For the last eighteen days, Brandon Gomes has been rehabbing from the shoulder strain that has sidelined him since early May. Lately he has done quite well, striking out the side in his first appearance from Triple-A Durham before striking out 1 while walking around a hit in the second. But it wasn’t until just recently that Gomes knew he could have a place in the Rays’ big league plans when he returned. Matt Moore‘s injury prompted the Rays to go into a four-man rotation, leaving an extra roster spot up for grabs. For Gomes, the next three days could be the difference between him reclaiming his role in the Rays bullpen or getting lost in the shuffle as other relievers pass him by.
When Gomes went down on May 10th, the timing seemed so convienient. He had lost Joe Maddon‘s trust after collapsing against the Kansas City Royals on April 30th, pitching just one inning combined in the Rays’ previous eight games. The Rays needed a player they would actually use, so it was clear that Josh Lueke was going to come up to replace Gomes. But instead of a simple demote-and-promote, Gomes went on the disabled list with his injury, a move that conspiracy theorists could have termed as much to avoid injuring Gomes’ ego as to help a real injury recover. Then after making a successful first rehab start on June 24th, Gomes suffered a setback on June 30th, something that gave more fuel to the whispers that something other than an injury might be happening because the Rays clearly did not have a spot from Gomes even when he was ready. But correlation does not imply causation–just because Gomes happened to be injured and re-injured at convenient times for the Rays doesn’t mean that they made that happen on purprose–and Gomes remained in the Rays’ plans all along. Now, Gomes is finally set to come back as he’s required to be recalled within the next three days or put back on the DL. But the key question for Gomes will be whether his stay on the active roster will be at least until Jesse Crain joins the team or for simply for a moment before he’s optioned to Triple-A.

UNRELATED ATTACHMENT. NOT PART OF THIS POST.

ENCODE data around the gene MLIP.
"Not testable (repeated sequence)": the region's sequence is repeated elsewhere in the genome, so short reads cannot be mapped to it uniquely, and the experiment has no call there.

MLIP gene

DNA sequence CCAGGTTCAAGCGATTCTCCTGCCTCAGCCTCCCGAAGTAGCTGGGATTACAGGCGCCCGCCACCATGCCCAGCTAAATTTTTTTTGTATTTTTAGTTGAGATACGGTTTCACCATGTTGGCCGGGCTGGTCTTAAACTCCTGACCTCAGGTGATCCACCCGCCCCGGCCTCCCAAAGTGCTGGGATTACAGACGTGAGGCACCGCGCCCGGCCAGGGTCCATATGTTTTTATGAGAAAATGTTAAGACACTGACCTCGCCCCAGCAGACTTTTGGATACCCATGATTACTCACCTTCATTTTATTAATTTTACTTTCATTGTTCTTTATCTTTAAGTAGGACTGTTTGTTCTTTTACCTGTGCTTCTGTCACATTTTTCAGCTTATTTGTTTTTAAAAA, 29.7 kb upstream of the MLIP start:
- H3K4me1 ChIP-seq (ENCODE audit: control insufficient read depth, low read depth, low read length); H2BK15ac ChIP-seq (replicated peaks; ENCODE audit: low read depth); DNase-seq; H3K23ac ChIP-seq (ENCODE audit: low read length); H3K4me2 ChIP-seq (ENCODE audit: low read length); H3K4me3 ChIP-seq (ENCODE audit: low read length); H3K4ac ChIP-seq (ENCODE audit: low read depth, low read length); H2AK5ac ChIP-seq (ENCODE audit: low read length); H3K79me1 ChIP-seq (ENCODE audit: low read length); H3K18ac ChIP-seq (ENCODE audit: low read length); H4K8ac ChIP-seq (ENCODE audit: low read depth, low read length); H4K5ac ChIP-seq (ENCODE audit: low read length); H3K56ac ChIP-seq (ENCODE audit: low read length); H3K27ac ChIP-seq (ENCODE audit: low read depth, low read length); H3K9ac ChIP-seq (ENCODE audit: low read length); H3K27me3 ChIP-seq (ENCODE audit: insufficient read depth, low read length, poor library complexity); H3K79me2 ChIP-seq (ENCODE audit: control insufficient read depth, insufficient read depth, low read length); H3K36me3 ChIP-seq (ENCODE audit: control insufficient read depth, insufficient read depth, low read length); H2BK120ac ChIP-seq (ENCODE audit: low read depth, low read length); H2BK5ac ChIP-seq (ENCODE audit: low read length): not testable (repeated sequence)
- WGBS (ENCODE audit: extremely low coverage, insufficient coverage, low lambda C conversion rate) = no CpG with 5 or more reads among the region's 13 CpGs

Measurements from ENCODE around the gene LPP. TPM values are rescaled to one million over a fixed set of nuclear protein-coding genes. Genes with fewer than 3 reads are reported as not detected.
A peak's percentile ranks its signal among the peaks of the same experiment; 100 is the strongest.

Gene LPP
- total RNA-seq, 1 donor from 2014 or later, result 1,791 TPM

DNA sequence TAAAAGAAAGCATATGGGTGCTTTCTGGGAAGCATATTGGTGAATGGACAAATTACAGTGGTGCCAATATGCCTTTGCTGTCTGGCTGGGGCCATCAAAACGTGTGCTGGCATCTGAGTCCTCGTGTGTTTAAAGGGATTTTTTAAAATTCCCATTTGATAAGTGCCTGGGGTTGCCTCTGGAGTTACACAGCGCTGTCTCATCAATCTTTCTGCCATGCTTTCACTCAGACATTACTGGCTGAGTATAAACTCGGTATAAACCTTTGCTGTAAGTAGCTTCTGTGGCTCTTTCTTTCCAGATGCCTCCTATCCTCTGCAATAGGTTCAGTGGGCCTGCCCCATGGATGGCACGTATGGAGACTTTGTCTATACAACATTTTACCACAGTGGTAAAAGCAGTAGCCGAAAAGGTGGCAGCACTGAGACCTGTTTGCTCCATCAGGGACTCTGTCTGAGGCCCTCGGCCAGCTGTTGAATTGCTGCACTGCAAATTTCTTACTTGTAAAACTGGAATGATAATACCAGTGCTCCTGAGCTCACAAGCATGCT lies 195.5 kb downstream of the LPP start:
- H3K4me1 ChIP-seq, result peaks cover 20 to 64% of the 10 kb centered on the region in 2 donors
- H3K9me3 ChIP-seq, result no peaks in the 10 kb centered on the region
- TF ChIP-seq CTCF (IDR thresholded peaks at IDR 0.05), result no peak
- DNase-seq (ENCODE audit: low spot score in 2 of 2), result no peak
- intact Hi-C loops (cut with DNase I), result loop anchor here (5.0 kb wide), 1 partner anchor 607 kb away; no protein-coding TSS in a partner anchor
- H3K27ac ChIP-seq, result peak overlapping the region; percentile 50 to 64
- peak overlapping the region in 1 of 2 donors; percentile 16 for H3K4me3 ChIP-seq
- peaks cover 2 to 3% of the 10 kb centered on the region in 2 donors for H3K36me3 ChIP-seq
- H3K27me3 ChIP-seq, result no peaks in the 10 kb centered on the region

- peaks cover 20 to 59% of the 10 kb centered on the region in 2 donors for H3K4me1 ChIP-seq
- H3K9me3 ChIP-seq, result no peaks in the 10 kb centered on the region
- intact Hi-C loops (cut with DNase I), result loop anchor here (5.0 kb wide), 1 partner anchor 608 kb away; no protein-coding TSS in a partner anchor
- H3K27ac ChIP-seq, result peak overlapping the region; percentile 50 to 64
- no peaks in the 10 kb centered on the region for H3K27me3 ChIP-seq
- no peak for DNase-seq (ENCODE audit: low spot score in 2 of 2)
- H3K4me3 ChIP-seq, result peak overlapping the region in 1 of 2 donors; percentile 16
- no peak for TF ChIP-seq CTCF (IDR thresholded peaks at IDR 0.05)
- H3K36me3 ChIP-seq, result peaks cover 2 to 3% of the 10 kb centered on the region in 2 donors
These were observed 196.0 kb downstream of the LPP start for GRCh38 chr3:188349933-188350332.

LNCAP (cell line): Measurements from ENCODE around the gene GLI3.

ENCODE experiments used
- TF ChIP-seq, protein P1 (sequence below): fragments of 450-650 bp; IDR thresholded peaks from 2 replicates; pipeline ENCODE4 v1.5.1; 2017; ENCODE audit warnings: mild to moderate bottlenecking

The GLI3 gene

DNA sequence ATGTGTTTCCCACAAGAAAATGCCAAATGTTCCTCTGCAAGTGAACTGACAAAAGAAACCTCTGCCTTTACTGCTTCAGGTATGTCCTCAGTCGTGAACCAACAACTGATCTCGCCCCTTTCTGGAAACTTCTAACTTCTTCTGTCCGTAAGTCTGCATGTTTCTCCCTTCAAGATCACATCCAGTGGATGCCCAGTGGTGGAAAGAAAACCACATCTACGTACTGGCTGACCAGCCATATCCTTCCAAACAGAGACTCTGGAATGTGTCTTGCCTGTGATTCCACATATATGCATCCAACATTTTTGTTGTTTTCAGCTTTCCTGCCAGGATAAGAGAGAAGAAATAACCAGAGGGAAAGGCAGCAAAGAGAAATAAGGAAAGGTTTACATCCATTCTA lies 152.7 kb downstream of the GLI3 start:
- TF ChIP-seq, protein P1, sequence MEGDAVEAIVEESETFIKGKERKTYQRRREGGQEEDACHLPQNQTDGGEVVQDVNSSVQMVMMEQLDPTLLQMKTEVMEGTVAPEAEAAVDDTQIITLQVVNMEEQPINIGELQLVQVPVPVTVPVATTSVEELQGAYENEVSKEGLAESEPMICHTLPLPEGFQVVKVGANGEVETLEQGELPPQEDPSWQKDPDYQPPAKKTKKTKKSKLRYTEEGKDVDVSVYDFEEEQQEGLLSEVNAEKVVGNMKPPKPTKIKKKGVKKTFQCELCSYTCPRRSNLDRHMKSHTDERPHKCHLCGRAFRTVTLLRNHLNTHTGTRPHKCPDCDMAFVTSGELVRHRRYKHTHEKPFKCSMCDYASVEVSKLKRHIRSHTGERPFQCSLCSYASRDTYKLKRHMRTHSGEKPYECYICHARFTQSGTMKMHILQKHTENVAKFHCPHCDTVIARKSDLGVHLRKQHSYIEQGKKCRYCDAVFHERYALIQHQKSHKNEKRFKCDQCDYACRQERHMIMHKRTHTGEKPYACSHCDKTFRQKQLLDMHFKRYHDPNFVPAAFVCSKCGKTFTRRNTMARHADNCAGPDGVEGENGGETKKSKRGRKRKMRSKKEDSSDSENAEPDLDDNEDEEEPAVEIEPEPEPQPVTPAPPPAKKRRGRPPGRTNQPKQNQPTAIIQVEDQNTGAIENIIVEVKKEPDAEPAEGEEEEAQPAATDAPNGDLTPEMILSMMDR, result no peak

This season is Brandon Gomes’ third option year after 2011 and 2012. What that means is that next season, Gomes would be out of options and would either have to stay on the Rays’ active roster or be exposed to waivers. Has Gomes given the Rays enough reason to retain him on the roster for all of next season? We can’t know that for sure–and as a pitcher without an overpowering fastball, Gomes can’t take any chances. Gomes has to prove he’s healthy and continue to establish himself as a quality major league option. If not, he may be packing his bags sometime before the 2014 season begins. These next three days and the coming weeks on the big league roster that Gomes hopes he will receive will be the key determinant for his future as a Tampa Bay Ray and quite possibly his big league future altogether.